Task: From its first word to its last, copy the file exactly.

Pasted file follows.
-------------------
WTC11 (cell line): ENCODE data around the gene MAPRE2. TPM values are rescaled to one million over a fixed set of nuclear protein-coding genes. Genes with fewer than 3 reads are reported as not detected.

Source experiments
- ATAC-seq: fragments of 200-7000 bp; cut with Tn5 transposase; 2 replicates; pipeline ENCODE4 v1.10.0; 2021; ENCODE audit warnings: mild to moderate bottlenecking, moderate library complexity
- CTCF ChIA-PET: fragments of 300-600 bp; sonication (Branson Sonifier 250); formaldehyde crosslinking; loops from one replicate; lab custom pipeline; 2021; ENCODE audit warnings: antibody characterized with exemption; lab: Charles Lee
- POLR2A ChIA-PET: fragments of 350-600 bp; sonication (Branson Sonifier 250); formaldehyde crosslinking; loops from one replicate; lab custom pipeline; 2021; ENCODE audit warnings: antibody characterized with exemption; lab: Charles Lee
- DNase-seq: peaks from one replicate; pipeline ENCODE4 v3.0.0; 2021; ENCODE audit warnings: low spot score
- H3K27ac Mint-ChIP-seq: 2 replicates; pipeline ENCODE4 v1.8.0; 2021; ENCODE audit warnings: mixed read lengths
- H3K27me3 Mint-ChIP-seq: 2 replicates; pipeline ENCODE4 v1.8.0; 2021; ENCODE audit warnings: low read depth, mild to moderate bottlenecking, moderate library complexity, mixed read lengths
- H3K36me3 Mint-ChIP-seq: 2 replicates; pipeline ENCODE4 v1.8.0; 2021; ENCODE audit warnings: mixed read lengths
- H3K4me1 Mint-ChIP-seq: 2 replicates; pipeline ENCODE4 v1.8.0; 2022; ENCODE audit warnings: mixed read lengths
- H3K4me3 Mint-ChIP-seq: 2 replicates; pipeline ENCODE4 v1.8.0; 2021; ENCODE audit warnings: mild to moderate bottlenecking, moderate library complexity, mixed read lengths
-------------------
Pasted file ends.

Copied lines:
WTC11 (cell line): ENCODE data around the gene MAPRE2. TPM values are rescaled to one million over a fixed set of nuclear protein-coding genes. Genes with fewer than 3 reads are reported as not detected.

Source experiments
- ATAC-seq: fragments of 200-7000 bp; cut with Tn5 transposase; 2 replicates; pipeline ENCODE4 v1.10.0; 2021; ENCODE audit warnings: mild to moderate bottlenecking, moderate library complexity
- CTCF ChIA-PET: fragments of 300-600 bp; sonication (Branson Sonifier 250); formaldehyde crosslinking; loops from one replicate; lab custom pipeline; 2021; ENCODE audit warnings: antibody characterized with exemption; lab: Charles Lee
- POLR2A ChIA-PET: fragments of 350-600 bp; sonication (Branson Sonifier 250); formaldehyde crosslinking; loops from one replicate; lab custom pipeline; 2021; ENCODE audit warnings: antibody characterized with exemption; lab: Charles Lee
- DNase-seq: peaks from one replicate; pipeline ENCODE4 v3.0.0; 2021; ENCODE audit warnings: low spot score
- H3K27ac Mint-ChIP-seq: 2 replicates; pipeline ENCODE4 v1.8.0; 2021; ENCODE audit warnings: mixed read lengths
- H3K27me3 Mint-ChIP-seq: 2 replicates; pipeline ENCODE4 v1.8.0; 2021; ENCODE audit warnings: low read depth, mild to moderate bottlenecking, moderate library complexity, mixed read lengths
- H3K36me3 Mint-ChIP-seq: 2 replicates; pipeline ENCODE4 v1.8.0; 2021; ENCODE audit warnings: mixed read lengths
- H3K4me1 Mint-ChIP-seq: 2 replicates; pipeline ENCODE4 v1.8.0; 2022; ENCODE audit warnings: mixed read lengths
- H3K4me3 Mint-ChIP-seq: 2 replicates; pipeline ENCODE4 v1.8.0; 2021; ENCODE audit warnings: mild to moderate bottlenecking, moderate library complexity, mixed read lengths